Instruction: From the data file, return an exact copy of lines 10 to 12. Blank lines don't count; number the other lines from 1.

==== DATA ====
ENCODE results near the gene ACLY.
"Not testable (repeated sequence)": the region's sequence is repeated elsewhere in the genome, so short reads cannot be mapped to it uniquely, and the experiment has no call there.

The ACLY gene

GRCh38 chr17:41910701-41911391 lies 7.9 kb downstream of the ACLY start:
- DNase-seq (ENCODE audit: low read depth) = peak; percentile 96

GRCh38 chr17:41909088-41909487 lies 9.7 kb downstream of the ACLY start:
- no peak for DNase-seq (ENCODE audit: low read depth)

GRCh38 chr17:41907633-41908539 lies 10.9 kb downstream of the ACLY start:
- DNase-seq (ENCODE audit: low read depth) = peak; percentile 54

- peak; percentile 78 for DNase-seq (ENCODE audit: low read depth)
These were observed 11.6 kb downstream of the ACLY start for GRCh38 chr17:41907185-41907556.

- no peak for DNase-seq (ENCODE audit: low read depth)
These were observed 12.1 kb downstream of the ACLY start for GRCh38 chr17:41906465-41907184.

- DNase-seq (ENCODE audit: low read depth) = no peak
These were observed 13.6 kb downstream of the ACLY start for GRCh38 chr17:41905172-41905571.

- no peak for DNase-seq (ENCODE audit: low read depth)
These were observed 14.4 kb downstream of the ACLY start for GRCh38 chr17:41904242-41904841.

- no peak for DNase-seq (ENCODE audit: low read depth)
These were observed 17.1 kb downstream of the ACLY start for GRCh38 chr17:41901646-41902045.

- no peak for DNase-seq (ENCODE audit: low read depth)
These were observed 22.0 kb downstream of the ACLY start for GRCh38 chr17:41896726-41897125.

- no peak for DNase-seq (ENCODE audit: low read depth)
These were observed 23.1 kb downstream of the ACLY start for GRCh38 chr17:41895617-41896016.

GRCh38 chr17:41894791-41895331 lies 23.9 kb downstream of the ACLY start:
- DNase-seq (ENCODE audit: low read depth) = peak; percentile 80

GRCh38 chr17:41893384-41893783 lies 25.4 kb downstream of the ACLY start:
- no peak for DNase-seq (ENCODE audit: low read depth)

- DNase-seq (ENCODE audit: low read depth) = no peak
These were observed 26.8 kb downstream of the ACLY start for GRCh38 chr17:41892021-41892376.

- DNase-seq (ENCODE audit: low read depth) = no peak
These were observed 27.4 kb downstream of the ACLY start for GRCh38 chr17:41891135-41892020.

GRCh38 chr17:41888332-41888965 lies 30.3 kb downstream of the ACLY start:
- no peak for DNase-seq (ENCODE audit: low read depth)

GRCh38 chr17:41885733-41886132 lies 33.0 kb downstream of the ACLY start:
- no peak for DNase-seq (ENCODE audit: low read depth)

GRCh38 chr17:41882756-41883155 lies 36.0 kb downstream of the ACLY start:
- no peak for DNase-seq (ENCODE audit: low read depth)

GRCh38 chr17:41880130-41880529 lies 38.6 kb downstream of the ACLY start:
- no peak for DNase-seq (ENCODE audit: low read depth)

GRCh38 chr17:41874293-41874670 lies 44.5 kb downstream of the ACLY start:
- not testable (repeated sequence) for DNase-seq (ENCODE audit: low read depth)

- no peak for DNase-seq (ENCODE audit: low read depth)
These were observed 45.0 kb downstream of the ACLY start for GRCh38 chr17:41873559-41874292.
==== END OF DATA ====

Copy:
- peak; percentile 78 for DNase-seq (ENCODE audit: low read depth)
These were observed 11.6 kb downstream of the ACLY start for GRCh38 chr17:41907185-41907556.

- no peak for DNase-seq (ENCODE audit: low read depth)